Chapter 4, Part 3

The floor of the building was made of marble. The smoothness and polish of the stone belied its violent history, and its age. It had been torn from the earth by civilizations now almost forgotten, and laid down in the turbulent nascency of the first global society of united humans. A society that needed no name, for it was no mere nation or clan. It was a multifaceted machine of human cooperation, held together by the Central Government.

Two cogs in that intricate machine stepped briskly over the polished stone beneath them. They, unlike the students and staff that frequented the place, were first time visitors. And yet they, just like those regulars, had no attention to spare the historical uniqueness of this building.

In fact, most of the structures on the campus of Durvell City University dated from the decades immediately preceding Year 0 of the Central Government’s Standard Calendar. The main building of the Department of Experimental Physics, which had recently been expanded to include the sub-department of Materials Science, was no exception. It was aesthetically pleasing, having been constructed by the faction that valued art and freedom of expression.

It was this more decorative form of architecture, replete with ornaments all over the pillars, balconies, and evenly spaced windows, that was putting James slightly on edge. That, and the unsettling presence of Josh’s influence electrifying the air. Though well trained, James was ultimately human and susceptible to biases in his perception. In this case, one born from memory.

The style of the building reminded the former soldier of the places where he had conducted raids, and lost comrades, during the Year 120 Rebellion. In that year, a resurgence of the Free Expression Faction had declared all structures made over a century ago in an artistic style to be sovereign land of their new nation. Barely an adult at that time, James had willingly killed those traitors and terrorists because he could not agree with the way they valued ideas over peace.

Of course, his elevated stress could not escape the notice of his partner, who was well-attuned to such things in a way he would never comprehend. As the two reached a set of descending stairs at the end of the main hall, Faye looked over, concerned.

“Something the matter?”

“This building. Free expression styled.”

Faye nodded in understanding. She focused on James for a moment, then nodded again, this time reassuringly. “You’ll be fine. You aren’t feeling anything that will impair your judgement.”

James laughed quietly. “Thank you doctor.”

At the bottom of the stairs was a clunky humanoid robot with wheels for feet. Everything about its slapdash appearance suggested that it was the offspring of a passionless student project. In place of a face it had a head mounted hologram projector. It looked up as the two agents cleared the last steps, servos whirring obnoxiously.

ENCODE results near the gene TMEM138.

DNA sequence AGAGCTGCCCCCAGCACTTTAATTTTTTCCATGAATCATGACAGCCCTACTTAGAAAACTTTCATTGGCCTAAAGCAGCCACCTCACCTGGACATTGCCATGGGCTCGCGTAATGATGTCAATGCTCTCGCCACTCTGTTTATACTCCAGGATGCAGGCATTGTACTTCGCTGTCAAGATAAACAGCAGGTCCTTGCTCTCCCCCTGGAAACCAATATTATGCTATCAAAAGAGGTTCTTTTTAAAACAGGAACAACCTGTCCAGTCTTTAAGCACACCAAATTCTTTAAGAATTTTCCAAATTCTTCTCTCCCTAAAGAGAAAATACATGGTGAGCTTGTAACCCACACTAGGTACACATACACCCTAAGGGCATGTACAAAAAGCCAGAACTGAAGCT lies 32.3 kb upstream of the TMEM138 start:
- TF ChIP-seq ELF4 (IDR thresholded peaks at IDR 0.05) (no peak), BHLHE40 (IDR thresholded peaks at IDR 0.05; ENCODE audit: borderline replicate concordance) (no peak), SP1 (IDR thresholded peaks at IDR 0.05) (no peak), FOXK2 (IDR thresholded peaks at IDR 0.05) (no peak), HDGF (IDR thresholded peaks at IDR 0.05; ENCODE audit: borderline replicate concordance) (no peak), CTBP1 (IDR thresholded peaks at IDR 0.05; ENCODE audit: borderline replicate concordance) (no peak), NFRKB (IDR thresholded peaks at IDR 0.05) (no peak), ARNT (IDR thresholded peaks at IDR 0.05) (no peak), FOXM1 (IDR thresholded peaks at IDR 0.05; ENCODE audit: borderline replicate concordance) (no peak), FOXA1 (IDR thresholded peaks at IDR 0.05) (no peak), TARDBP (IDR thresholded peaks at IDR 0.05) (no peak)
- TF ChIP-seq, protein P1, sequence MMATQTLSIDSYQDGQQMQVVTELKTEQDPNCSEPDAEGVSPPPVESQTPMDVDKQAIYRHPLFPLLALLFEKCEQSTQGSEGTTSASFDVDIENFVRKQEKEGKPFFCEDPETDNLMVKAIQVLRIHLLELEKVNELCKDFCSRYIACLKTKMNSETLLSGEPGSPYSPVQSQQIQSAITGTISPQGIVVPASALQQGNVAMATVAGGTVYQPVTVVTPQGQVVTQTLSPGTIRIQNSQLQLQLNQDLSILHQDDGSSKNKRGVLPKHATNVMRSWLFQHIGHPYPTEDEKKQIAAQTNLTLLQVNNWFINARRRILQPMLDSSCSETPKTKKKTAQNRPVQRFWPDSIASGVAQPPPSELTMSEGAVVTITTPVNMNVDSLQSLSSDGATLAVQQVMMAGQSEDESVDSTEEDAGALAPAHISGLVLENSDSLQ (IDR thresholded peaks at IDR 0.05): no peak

Welcome To Sub-Level 1. For Directions, Say ‘Directions.’ For The Weather, Say-

“Directions,” Faye cut it off impatiently. Its speech was just as cobbled together as its design, seemingly a product of concatenating single-word sound samples with no consideration of how words would flow into one another.

One Moment Please.

The hologram projector activated, and a translucent 3-dimensional rendering of the sub-level presented itself before the agents. On it were labels, such as ‘Superconductivity Lab’, ‘Graviton Dynamics Lab’, ‘Technician’s Office’, and more.

James closed his eyes for a moment, concentrating. A moment later, he had what he needed.

A thick, brown finger pierced the hologram and settled on a hovering label. “This is it,” James said, pointing at a room marked ‘4th Generation Lepton Chemistry Center’.

Faye looked pointedly at her partner. “Heavy leptons?”

“I know. We can’t overlook the connection.”

The path to the chemistry center wasn’t a straight shot as James would have liked. With some displeasure, he committed the necessary details from the hologram to memory, then began to walk again, without a word. Faye followed behind without missing a step. The two  were working like clockwork again, trusting each other absolutely.

Ignoring the “Have A Nice Day” from the android, Faye felt her surroundings, then recoiled as if burned.

“I feel him,” she said, knowing James would understand.

“What do you feel?”

“Excitement. Giddiness would describe it well. Pleasure too.”

“Your analysis?”

“Must be the effects of whatever he’s using to amplify his power. Do you think it’s related to the heavy leptons? You have experience working with heavy lepton technology.”

This was not at all a jab at James for his earlier secrecy. In the midst of a mission, Faye had no interest in stirring up conflicts. She was simply asking if he had any information that could put her one step further ahead of danger.

James shook his head. “I can’t think of any prototypes that could have such an effect. Besides, 4th generation leptonics are not open to the public yet. Only scientific research is allowed at this point.”

He truly felt regretful that he could not offer anything more useful than that. In one way or another, James was determined to make his violation of Faye’s trust worthwhile. If he had no knowledge that could benefit her, then one of the technologies he carried on his body would have to be made to serve its purpose successfully. He would break whatever link was empowering Joshua Brooke. Of that he was resolutely determined.

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